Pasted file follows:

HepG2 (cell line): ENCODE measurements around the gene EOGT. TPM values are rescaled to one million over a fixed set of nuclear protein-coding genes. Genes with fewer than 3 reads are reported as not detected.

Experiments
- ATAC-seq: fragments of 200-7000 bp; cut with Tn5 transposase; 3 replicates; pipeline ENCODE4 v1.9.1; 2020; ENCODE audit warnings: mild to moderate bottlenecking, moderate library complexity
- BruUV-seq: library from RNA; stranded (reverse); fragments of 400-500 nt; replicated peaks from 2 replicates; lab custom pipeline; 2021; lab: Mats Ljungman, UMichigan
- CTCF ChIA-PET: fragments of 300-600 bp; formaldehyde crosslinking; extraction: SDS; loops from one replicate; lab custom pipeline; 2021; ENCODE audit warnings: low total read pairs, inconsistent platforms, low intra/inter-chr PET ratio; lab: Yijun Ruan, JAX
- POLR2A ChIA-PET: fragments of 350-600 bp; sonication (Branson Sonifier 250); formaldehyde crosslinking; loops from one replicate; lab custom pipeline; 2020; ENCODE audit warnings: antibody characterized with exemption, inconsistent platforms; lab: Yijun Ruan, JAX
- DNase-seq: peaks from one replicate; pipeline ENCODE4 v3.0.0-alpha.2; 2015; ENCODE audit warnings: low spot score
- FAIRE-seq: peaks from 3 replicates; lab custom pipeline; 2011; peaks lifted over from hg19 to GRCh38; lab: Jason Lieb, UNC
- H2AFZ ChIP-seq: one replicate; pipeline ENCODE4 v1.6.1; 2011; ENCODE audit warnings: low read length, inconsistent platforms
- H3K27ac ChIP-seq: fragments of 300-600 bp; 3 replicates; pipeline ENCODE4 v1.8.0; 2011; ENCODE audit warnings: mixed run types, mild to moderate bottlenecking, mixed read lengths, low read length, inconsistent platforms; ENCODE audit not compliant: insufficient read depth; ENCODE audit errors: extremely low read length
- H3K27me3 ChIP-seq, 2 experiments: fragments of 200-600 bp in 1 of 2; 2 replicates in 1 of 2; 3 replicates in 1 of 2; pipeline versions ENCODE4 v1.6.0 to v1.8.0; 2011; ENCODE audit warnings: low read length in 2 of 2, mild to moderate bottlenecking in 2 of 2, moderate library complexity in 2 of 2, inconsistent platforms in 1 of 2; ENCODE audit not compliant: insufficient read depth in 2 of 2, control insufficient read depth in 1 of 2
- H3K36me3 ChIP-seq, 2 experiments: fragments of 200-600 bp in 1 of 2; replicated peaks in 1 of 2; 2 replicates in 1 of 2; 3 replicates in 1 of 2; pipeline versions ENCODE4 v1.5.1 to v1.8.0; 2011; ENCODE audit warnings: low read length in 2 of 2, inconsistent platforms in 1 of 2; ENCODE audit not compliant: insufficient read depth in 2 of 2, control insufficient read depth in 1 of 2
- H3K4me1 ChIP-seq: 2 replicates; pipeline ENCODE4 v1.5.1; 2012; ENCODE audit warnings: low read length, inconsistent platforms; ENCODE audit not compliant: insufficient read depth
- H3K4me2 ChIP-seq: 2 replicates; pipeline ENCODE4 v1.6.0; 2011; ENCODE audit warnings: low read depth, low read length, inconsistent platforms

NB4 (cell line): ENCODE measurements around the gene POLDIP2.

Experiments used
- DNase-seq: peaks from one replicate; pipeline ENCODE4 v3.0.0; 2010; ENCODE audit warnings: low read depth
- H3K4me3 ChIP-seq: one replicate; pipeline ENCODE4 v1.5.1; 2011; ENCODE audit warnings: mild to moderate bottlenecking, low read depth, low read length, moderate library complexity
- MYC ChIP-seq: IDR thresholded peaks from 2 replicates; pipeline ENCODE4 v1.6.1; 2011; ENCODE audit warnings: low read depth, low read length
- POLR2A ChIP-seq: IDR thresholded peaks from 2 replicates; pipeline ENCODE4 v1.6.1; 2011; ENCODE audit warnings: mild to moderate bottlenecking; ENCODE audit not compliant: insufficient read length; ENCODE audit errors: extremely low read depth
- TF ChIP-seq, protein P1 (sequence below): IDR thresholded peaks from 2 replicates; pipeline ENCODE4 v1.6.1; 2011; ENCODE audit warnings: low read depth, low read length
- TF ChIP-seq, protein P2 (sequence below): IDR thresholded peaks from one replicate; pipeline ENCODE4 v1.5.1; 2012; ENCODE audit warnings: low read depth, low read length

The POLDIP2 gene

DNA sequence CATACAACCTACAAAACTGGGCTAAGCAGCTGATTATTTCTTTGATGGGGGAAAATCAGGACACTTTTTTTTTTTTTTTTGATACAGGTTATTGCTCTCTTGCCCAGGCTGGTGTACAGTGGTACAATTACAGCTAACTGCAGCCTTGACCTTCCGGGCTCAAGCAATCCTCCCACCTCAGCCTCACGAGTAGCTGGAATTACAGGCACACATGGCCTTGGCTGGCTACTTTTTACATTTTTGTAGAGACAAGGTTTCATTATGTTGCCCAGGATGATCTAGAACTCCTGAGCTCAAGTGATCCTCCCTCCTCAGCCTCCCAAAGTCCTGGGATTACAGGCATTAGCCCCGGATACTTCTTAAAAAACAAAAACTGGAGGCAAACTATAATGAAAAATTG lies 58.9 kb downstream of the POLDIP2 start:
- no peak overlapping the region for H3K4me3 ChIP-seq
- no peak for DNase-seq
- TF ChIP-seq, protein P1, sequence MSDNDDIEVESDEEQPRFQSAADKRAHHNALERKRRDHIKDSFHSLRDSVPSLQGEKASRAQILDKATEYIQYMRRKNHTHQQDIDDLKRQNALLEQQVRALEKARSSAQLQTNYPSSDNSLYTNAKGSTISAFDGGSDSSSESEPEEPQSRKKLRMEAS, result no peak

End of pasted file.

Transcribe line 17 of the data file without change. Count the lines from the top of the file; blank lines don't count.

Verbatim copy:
- DNase-seq: peaks from one replicate; pipeline ENCODE4 v3.0.0; 2010; ENCODE audit warnings: low read depth